The ability to write convincingly and concisely is incredibly important to your ability to move up in an agency. One of the easiest ways to sink your Federal career is to not take the time to proof read your work.

An employee once told me that he was pursuing a masters degree. He described his frustration with his professor due to low marks for spelling and grammar. He insisted his grade should be dependent on the quality of his research and the point he’d been trying to get across. I related the story of turning in a nearly-final draft of my dissertation to my advisor. He returned it the next day with a misspelled word circled on the first page. He said, “If the reader can’t count on you to get the spelling right in the first page, how can they trust that you took the time to do your analysis correctly?”

That was a turning point in my writing. Perhaps it was a bit harsh, but it’s a conversation I don’t think enough people have.

Nearly daily, I receive emails littered with misspellings, forgotten words, and absent punctuation. As a function of how many emails we write each day, it’s inevitable that we’ll have some of these errors. Assuming that it’s an infrequent mistake, most people will overlook it. Unfortunately there are some who do not take the time to review their work – regardless of the importance of the communication. Failing to pay attention to these small details will ultimately sink a Federal career.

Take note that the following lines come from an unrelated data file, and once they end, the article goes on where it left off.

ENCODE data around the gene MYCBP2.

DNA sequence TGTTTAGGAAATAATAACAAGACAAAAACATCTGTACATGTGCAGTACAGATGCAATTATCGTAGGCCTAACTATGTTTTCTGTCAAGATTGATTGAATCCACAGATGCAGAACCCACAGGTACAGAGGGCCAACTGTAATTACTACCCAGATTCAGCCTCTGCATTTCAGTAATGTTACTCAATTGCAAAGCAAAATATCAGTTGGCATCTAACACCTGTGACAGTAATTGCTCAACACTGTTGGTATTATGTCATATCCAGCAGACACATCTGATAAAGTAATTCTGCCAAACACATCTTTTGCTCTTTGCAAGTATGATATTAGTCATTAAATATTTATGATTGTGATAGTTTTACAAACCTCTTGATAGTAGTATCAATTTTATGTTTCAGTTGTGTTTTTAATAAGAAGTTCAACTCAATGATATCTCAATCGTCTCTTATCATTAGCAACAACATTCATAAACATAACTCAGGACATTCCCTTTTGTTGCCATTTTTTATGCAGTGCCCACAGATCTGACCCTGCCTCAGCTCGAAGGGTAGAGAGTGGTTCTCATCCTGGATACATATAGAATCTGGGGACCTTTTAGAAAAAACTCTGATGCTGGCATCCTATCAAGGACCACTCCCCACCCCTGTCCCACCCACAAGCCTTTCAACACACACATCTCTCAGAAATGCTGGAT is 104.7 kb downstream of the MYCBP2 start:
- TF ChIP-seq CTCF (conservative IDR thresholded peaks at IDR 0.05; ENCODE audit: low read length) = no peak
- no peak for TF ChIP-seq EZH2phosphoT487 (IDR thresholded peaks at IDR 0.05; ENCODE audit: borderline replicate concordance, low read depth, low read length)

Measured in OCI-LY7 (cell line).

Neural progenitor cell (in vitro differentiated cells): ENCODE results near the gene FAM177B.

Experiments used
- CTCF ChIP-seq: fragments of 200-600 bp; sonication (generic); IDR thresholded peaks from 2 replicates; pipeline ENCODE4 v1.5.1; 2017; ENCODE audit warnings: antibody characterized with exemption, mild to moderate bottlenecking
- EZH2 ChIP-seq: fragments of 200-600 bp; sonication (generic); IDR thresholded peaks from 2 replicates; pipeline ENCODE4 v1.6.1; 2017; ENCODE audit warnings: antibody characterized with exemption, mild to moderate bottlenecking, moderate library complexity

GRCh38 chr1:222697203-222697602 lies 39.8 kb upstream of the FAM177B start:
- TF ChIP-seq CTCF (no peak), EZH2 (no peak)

I was once presented with a concept paper that could be an extreme cultural shift to how we do business. In our early discussions, I supported the idea and asked for a write up. Ultimately, the write up would be used to begin socializing it with our leadership. Since it was a new idea, I expected a number of iterations as we tightened and strengthened our case. After two weeks, the final draft was not only poorly researched, it was poorly written. And worst of all it was riddled with spelling errors.

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This could have seen this as an opportunity for development. Maybe this person just didn’t have experience writing this kind of a document. Perhaps the employee hadn’t been asked to research something before. Unfortunately, this employee had repeatedly been reminded to be careful with spelling and grammar. Suggestions to have peers review seem to go unheeded. Given the importance this concept paper held…I could only assume that it was less a matter of inability and more a matter of lack of desire. Given the timeline for implementation and the work it would take to refine the concept we went in another direction.

I could be wrong. It could be that I gave up too soon. But, I’m not alone in seeing chronic spelling issues as a sign that the quality of work is equally sloppy.

I urge you. Don’t let something as simple as spelling prevent you from being as influential as you could be in your agency. You may not be remembered for your correct spelling – but you will absolutely be remembered for chronic misspellings.

Don’t feel comfortable with your own skill to get it right? Ask a trust coworker or friend for a review before submitting it. Trust me, it’s worth the time to further your Federal career.